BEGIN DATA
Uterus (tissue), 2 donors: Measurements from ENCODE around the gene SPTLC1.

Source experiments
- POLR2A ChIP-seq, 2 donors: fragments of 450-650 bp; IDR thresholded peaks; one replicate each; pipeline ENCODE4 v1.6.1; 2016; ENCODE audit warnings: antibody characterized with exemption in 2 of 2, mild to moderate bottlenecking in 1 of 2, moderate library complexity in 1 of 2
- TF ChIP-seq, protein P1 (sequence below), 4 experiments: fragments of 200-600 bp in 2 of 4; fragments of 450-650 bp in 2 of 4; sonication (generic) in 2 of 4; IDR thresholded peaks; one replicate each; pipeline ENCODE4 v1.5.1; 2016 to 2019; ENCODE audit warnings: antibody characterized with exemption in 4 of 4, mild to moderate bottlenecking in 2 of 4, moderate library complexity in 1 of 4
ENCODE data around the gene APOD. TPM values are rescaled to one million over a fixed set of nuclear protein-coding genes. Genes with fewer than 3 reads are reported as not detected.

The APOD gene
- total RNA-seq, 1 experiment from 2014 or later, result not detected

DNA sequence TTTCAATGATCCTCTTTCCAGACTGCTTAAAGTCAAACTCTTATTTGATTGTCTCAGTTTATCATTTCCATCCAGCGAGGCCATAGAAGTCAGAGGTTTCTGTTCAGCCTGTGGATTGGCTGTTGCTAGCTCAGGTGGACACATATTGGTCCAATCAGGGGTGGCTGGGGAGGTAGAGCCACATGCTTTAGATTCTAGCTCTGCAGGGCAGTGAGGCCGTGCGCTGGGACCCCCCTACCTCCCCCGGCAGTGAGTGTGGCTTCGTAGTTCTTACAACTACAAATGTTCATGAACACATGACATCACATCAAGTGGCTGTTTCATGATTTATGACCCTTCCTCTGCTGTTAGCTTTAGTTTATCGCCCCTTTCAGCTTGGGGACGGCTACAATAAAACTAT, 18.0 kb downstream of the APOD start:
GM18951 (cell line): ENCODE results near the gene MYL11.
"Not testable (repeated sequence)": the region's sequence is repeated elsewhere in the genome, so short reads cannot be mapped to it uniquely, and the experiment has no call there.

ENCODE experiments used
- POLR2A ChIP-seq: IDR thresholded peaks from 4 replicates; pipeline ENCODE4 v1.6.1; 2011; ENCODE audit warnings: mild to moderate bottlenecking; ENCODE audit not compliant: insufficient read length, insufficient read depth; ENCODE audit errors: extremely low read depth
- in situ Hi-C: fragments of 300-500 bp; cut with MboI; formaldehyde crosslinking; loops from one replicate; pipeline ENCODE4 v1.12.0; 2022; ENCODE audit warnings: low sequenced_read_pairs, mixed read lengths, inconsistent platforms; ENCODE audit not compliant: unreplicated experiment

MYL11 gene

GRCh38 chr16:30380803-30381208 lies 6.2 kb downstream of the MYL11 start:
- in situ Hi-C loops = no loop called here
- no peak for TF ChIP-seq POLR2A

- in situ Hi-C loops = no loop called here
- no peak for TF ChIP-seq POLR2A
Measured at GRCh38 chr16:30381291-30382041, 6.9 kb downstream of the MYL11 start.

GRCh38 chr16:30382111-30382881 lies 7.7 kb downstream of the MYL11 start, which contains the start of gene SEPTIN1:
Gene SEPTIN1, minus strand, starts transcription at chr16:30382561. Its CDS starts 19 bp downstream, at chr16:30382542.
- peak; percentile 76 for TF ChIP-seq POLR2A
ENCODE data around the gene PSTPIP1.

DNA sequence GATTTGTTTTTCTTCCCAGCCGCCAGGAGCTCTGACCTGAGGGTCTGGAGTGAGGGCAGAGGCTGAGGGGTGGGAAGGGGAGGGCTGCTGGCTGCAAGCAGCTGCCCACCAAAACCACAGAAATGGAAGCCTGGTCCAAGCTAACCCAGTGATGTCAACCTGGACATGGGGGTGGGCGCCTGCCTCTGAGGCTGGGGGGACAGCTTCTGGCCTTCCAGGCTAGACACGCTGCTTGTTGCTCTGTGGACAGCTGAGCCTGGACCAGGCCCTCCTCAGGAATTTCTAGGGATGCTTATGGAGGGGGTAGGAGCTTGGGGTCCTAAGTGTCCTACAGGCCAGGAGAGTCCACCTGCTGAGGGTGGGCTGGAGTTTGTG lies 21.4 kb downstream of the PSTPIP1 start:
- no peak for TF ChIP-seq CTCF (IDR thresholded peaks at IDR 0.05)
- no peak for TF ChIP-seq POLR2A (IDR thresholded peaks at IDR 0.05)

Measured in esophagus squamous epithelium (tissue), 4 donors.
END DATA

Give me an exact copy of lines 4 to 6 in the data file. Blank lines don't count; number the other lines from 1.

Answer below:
- TF ChIP-seq, protein P1 (sequence below), 4 experiments: fragments of 200-600 bp in 2 of 4; fragments of 450-650 bp in 2 of 4; sonication (generic) in 2 of 4; IDR thresholded peaks; one replicate each; pipeline ENCODE4 v1.5.1; 2016 to 2019; ENCODE audit warnings: antibody characterized with exemption in 4 of 4, mild to moderate bottlenecking in 2 of 4, moderate library complexity in 1 of 4
ENCODE data around the gene APOD. TPM values are rescaled to one million over a fixed set of nuclear protein-coding genes. Genes with fewer than 3 reads are reported as not detected.

The APOD gene